Figure 1 shows evidence of shell structures in W49A in the 4.5 $\mu $m and 8.0 $\mu $m images from the GLIMPSE archive. They were obtained with the Spitzer Infrared Array Camera (IRAC, Fazio et al. 2004). The 4.5 $\mu $m band, which contains a pure rotational transition of H2, mainly traces the distribution of warm molecular hydrogen. The 8.0 $\mu $m band, which includes two aromatic infrared features at 7.7 $\mu $m and 8.6 $\mu $m, is believed to be dominated by the emission of polycyclic aromatic hydrocarbon (PAH) molecules primarily excited by UV radiation. The angular resolution of IRAC ranges from $\sim $ $ 1\hbox{$.\!\!^{\prime\prime}$ }5$ at 3.6 $\mu $m to $\sim $ $ 1\hbox{$.\!\!^{\prime\prime}$ }9$ at 8.0 $\mu $m. In two other IRAC bands (3.6 $\mu $m and 5.8 $\mu $m), however, the same structures can also be clearly seen. The shells were first identified by eye and then investigated in the molecular data cube. Two MIR shells have been identified (Fig. 1) with long axes of $55\hbox{$^{\prime\prime}$ }$- $58\hbox{$^{\prime\prime}$ }$ and short axes of $28\hbox{$^{\prime\prime}$ }$- $35\hbox{$^{\prime\prime}$ }$, which implies an average size of $\sim $2-3 pc in radius. The average thickness of the MIR shells is estimated to be $7\hbox{$.\!\!^{\prime\prime}$ }5\pm1\hbox{$.\!\!^{\prime\prime}$ }9$ ($0.4\pm0.1$ pc) from fits of Gaussian profiles to the shells. These two MIR shells lie in the east-west and north-south directions, and have a similar size and elliptical shape. In addition, they seem to share the same center.

\begin{figure}
\par\includegraphics[angle=-90,width=18cm]{14975fg2.eps}\vspace*{1.5mm}
\vspace*{5mm}
\end{figure} Figure 2:

The IRAM 30 m HERA channel maps of 13CO J=2-1 (images) overlaid with the C18O J=2-1 emission in black contours with a resolution of 11 $^{\prime \prime }$. The contours are plotted from 1 to 15 K in steps of 2 K. The white ellipses represent two suggested shells, and the white star marks the shell expansion center. The ( $0\hbox {$^{\prime \prime }$ },0\hbox {$^{\prime \prime }$ }$) position is located at the region around source G.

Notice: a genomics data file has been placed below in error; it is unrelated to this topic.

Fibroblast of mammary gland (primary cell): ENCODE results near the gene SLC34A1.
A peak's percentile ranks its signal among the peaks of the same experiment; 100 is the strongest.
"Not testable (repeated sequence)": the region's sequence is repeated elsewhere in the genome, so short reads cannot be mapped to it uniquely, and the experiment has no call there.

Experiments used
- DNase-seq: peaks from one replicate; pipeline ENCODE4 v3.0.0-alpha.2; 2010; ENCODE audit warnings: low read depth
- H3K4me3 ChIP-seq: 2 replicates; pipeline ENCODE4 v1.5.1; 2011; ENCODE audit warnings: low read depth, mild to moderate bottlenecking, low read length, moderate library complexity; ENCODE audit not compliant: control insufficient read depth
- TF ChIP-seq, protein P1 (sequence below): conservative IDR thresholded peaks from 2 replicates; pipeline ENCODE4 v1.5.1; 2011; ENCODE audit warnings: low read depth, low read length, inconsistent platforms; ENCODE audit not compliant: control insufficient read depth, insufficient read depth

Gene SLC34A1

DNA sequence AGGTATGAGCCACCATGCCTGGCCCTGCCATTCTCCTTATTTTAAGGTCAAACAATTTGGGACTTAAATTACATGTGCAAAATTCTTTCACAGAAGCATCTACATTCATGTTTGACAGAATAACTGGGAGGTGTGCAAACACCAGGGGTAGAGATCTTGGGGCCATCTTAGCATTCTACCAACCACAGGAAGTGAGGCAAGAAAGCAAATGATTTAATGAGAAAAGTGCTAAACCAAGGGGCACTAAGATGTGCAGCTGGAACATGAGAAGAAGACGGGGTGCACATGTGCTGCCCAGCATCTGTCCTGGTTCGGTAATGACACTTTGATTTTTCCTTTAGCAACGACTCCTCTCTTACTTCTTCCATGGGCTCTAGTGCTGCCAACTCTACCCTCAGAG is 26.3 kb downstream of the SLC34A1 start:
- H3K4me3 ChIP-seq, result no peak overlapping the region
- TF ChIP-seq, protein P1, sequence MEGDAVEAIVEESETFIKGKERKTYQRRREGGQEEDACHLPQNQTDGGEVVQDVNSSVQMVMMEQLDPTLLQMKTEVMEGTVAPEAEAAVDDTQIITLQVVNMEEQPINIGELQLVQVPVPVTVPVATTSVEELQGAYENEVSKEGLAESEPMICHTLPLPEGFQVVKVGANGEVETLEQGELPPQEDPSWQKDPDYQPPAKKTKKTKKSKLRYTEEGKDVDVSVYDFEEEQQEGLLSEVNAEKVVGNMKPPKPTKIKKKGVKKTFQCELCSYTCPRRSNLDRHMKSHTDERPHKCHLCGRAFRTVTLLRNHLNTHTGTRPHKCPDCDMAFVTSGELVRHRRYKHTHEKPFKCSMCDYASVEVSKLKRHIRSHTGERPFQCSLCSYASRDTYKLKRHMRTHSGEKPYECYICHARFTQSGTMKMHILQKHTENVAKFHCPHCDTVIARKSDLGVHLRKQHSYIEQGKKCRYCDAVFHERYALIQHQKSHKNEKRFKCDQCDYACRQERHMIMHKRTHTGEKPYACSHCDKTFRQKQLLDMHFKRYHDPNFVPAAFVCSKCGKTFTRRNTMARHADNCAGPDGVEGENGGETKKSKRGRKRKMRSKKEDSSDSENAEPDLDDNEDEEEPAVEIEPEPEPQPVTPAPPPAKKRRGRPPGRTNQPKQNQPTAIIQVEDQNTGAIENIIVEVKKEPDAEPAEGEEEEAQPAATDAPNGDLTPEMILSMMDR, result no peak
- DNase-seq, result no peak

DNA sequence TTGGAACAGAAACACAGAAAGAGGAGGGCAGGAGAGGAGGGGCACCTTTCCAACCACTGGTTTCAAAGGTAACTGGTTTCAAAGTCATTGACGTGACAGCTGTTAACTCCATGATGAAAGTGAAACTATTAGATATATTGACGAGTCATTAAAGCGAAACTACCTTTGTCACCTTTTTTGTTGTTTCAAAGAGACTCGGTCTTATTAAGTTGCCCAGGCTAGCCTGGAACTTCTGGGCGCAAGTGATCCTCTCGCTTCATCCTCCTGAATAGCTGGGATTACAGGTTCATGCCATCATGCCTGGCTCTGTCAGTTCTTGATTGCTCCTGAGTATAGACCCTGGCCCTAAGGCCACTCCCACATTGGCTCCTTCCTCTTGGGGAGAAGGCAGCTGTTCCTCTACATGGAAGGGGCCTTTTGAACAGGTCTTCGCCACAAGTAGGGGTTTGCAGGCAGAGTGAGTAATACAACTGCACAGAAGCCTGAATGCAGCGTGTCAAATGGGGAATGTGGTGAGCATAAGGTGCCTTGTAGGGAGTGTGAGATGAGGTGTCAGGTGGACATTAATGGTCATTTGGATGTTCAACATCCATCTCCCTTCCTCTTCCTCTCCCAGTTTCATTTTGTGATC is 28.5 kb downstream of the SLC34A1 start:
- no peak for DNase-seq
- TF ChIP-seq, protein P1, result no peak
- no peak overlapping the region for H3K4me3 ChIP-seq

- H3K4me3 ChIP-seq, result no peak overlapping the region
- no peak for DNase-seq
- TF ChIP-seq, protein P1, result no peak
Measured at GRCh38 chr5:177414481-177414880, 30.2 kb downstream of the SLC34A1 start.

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However, it is difficult to identify any similar shell structure in the channel maps of the 13CO and C18O J=2-1 lines (see Fig. 2) because of the lower angular resolution and the complexity/clumpiness of the molecular emission. Position-velocity (PV) diagrams are thus applied to investigate this shell structure, and are used to examine whether a shell appears as an expanding ring/bubble in the molecular line data. Linear PV diagrams of 13CO J=2-1 and C18O J=2-1 are shown in Fig. 3, corresponding to the east-west cut (Cut I) and the north-south cut (Cut II) in Fig. 1, where the 13CO and C18O counterparts to the proposed two MIR shells are revealed in the PV diagrams. In addition, clumps are located along the shells which suggests that they are formed within them. In order to estimate the mass and kinematic properties of the shell structure, we constructed a circular PV diagram which azimuthally averages spectra at a given radius from the center. The center was chosen to maximize the velocity difference between peaks in the C18O J=2-1 spectra, and is close to the UC H II regions O and N. Moreover, the circular PV diagram (Fig. 3c) shows a clear elliptical signature which implies an expanding motion centered on a common origin. Therefore, we conclude that the two MIR shells share a common expansion center with an average inner radius of $\approx$2.9 pc ($10\%$ uncertainty) and an expanding velocity of $\sim $5 km s-1. We can reject the possibility that the shells are actually molecular rings (Beaumont & Williams 2010) because two-component spectra are seen toward the center of the shells probing their front and back sides (Fig. 3). In the LTE assumption, we can estimate the H2 column density of the expanding shells from the 13CO/C18O J=2-1 ratio, assuming their optical depth ratio is the same as their abundance ratio. We adopted 12C/13C of 46 and 16O/18O of 510 (Wilson & Rood 1994; Langer & Penzias 1990) for W49A (8.1 kpc to the Galactic center, Gwinn et al. 1992). The excitation temperature of the averaged shell is estimated to be about 25 K. The average H2 column density of the shell is $\approx$ $8.5\times10^{22}$ cm-2, excluding the contribution from source G (i.e., consider the shell density within a radius of 40 $^{\prime \prime }$ in Fig. 3d). Assuming a $10\%$ uncertainty, we calculate an H2 density, n(H2), of $\approx$ $6.7\pm2.1\times10^{3}$ cm-3 in a spherical structure with a filling factor of 1 and a CO abundance of $2\times10^{-4}$ (e.g., Lacy et al. 1994). The shell mass ( $M_{\rm {sh}}$) can be estimated as $1.9\pm0.7 \times10^{4}$ $M_{\odot}$. Then the kinetic energy ( $\frac{1}{2}M_{\rm {sh}}V^2_{\rm {sh}}$) and the momentum ( $M_{\rm {sh}}V_{\rm {sh}}$) can be computed to be $4.6\pm3.0 \times10^{48}$ erg and $9.3\pm4.0 \times10^{4}$ $M_{\odot}$ km s-1, respectively, assuming a $20\%$ uncertainty in the expansion speed measurement.